The Good Shepherd – Informal Worship

Informal Worship, St Barnabas, March 11th 2012 – ADAPTED OUTLINE

Reading – John 10:1-21, 27-28

We broke the reading up into a series of shorter readings, each leading to a different activity or act of worship. The following notes are a summary of the discussion etc …

John 10:1-5

Look carefully at the image of the Shepherd here … what differences do you notice between this shepherd and a modern shepherd?

  • The shepherd has no dog (or quad bike!) to help him control the sheep
  • The shepherd leads from the front, and doesn’t drive the sheep from behind with a dog or crook
  • The sheep follow the shepherd’s voice and don’t run from human contact

John 10:7-10

Jesus describes himself as the ‘gate for the sheep’ .. saying in effect, that the only way into the sheep fold is through him – we’ll come back to this idea later. For now, let’s concentrate on verse 10 … ‘I have come that they might have life, and have it to the full.’

  • What does that full life look like?
  • How has God blessed you this week – what can you give him thanks for now?

John 10:11-13

There is a key verse in this section – v11 …I am the good shepherd. The good shepherd lays down his life for the sheep.’

Spend some time worshipping Jesus who was prepared to lay down his life for us, as our Saviour and friend.

John 10:14-16

v.16 … ‘I have other sheep, not of this sheep pen. I must bring them also. They too will listen to my voice …’

We’ve already read that Jesus is the only way for the sheep to enter … spend some time in prayer for those who have yet to respond to his voice, who need to join His flock.

John 10:17-21, 27-28

There’s a key question in these few verses at the end of our passage … as the Jews listened to Jesus, they reacted in different ways, some believing that the miracles Jesus performed showed he was from God, while others described him as ‘demon-possessed and raving mad!’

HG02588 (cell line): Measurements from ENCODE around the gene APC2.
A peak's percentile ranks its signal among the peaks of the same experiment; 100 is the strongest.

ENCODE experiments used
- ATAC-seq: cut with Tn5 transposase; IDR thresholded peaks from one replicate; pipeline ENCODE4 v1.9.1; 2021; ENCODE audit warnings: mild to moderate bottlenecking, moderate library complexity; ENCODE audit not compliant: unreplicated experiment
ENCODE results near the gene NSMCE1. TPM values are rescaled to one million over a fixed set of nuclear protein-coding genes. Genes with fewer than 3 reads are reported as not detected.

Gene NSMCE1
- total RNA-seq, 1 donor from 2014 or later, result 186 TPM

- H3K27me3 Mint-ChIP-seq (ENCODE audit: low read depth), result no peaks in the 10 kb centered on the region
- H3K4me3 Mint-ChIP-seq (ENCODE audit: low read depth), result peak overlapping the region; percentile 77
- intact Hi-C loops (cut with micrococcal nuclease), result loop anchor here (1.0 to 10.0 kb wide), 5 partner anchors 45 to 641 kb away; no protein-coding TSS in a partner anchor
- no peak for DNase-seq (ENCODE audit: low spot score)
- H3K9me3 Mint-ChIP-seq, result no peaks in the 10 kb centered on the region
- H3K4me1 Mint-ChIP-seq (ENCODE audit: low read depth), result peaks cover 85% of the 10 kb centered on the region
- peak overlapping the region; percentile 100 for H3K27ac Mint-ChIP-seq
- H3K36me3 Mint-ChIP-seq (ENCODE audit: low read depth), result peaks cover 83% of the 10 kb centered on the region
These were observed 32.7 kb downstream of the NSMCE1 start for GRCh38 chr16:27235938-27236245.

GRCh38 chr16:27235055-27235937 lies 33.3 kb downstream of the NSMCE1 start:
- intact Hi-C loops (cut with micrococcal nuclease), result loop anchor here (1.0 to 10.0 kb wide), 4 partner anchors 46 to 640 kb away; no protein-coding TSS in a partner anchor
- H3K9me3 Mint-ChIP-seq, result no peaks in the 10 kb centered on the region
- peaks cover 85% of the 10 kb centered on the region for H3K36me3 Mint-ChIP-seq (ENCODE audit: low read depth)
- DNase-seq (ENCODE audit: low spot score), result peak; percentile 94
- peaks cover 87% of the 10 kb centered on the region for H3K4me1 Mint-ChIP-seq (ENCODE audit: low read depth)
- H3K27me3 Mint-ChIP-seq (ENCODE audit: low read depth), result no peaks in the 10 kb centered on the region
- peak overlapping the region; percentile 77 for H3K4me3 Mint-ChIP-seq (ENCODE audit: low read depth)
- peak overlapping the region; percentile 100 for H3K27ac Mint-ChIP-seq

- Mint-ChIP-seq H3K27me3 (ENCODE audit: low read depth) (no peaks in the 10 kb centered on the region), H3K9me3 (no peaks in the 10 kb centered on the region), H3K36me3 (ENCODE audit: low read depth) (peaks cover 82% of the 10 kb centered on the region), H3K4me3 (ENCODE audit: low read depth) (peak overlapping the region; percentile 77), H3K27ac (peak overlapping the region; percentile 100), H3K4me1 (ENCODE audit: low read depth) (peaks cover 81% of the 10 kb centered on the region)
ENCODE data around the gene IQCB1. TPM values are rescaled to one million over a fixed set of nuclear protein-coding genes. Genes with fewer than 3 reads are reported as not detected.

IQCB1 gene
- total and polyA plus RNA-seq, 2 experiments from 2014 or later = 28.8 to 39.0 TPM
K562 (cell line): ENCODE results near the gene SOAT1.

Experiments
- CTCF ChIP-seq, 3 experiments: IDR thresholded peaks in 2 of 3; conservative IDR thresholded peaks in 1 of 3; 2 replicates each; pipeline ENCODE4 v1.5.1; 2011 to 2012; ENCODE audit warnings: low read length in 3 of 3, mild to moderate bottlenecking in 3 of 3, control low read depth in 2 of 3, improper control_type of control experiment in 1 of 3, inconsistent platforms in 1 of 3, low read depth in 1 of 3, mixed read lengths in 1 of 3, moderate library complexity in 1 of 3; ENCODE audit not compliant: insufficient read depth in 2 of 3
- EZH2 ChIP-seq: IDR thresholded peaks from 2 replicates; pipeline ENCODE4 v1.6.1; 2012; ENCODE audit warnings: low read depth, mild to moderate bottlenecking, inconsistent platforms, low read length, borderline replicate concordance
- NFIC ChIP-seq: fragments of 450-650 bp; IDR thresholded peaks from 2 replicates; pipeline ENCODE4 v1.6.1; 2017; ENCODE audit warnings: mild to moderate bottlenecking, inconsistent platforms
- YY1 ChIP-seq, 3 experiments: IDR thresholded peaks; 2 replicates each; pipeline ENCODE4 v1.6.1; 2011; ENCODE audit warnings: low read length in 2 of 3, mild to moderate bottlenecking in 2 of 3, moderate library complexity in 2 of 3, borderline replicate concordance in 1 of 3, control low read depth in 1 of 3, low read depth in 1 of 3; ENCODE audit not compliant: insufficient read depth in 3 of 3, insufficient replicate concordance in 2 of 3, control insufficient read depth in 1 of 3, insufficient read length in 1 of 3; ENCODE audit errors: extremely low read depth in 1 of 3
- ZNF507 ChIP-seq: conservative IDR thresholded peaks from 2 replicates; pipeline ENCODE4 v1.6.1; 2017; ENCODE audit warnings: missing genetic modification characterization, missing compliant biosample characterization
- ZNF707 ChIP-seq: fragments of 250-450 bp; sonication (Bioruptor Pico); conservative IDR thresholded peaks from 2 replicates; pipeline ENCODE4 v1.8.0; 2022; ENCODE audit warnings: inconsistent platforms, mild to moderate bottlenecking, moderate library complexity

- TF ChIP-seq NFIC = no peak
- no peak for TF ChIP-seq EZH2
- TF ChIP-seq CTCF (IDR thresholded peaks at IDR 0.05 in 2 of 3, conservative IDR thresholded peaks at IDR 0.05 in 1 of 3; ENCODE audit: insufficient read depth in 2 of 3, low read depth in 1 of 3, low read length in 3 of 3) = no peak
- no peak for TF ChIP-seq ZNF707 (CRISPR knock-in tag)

But the question, ‘Why listen to him?’, is a vital one. We all listen to someone, whether it’s our parents and teacher or classmates and friends, politicians or commentators, heroes – pop stars or footballers … we all come under the influence of those we listen to. Otherwise political parties wouldn’t bother to include famous non-politicians in their campaigns … the politicians know we’re more likely to listen to a favourite actor or singer than the most important or attractive politician …

So it’s important to whom we choose to listen.

The Jews chose to reject Jesus and his claims … we know that when Jesus said ‘I am … the gate, the good shepherd’ he was claiming to be God, but they asked the right question, Who should we listen to, why listen to him?

There’s a lot about listening in this chapter …

  • v3 … the sheep listen to his voice.
  • v4 … he goes on ahead of them, and his sheep follow him because they know his voice.
  • v5 … they will never follow a stranger because they do not recognise a stranger’s voice.
  • v16 … I have other sheep … they too will listen to my voice.
  • v27 … My sheep listen to my voice.

We listen to Jesus because hearing his voice is hearing the voice of God – and we recognise it. It speaks to us, it has something authentic about it, a sense of power and authority … it speaks to our hearts, goes beneath the skin … it’s not superficial but reaches into the darkest situation, the deepest corners of our lives.

But, we have to listen … and it’s easy to be distracted and unfocussed. So how do we distinguish Jesus’ voice among all the others that clamour for our attention? Quite simply, we listen for our name …

  • v3 … He calls his own sheep by name and leads them out.

When God speaks to us, he doesn’t play games … like Chinese whispers or hide and seek! And throughout this passage, Jesus claims that those who know him, recognise his voice – even those who are not yet part of his flock. I think one of the reasons we don’t or can’t hear him, is that we’re listening for the wrong things … rather like when we pray and tell God what we want him to do, and because we’re so sure that our idea is the best, we miss the answer because it was something different than we expected.

But he calls us by name, and in Biblical thought, names are important because they describe us, they capture our character with all it’s faults and good points. So God’s word to you won’t be the same as it is to me … we’re all different by design. God made you, and he made me and we’re different. And God treats us as individuals, he knows each of us intimately, but he has given us the same promise …

  • v27-28 … My sheep listen to my voice; I know them, and they follow me. I give them eternal life, and they shall never perish; no-one can snatch them out of my hand.

So we’re going to close our service today by reading an Old Testament passage, in which God speaks to us all by name … it’s addressed to Jacob and Israel – one and the same person who was transformed by his relationship with God, so when you listen, put your own name in his place … listen to how God promises to be with us in every situation, how he describes his love for us, what it cost to build and protect our relationship with him, and how no-one can ‘snatch us out of his hand’ … then listen to the song, or perhaps listen as you read – and I hope the words will touch you as they touched me when I first heard it.

Isaiah 43:1-13

For more on this passage, see the entry for St Michael’s



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